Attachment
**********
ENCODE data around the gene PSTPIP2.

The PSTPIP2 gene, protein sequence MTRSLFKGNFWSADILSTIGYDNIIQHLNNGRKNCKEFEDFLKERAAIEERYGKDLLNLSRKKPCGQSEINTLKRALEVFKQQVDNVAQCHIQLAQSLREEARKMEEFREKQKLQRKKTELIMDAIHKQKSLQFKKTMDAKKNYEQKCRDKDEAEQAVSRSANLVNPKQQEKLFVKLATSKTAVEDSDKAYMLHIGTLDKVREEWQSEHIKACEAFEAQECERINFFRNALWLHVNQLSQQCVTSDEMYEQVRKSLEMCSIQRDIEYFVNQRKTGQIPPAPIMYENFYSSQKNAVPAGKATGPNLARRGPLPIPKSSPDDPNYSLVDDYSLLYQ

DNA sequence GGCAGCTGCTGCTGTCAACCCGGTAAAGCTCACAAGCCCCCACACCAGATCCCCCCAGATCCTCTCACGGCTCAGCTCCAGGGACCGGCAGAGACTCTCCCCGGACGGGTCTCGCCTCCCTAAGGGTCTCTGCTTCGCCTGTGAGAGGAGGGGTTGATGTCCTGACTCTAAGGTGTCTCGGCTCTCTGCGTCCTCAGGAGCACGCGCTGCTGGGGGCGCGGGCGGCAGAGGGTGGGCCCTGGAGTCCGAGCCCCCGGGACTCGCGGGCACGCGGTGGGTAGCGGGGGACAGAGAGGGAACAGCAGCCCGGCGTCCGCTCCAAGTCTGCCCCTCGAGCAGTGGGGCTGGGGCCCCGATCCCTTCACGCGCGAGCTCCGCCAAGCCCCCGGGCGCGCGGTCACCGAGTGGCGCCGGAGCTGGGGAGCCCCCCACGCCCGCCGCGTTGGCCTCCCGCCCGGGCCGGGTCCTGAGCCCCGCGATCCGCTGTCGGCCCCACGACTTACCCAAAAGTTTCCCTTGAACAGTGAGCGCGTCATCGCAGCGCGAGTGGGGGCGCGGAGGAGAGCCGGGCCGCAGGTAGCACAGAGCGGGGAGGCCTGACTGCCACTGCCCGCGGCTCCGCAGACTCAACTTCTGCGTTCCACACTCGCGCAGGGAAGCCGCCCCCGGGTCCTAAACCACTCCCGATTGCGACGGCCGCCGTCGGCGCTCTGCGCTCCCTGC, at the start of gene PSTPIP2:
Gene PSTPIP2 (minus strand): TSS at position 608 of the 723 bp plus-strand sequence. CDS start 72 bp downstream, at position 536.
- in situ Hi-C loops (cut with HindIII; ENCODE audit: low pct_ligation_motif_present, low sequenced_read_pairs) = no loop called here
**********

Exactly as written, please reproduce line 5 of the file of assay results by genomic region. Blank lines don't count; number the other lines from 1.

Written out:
- in situ Hi-C loops (cut with HindIII; ENCODE audit: low pct_ligation_motif_present, low sequenced_read_pairs) = no loop called here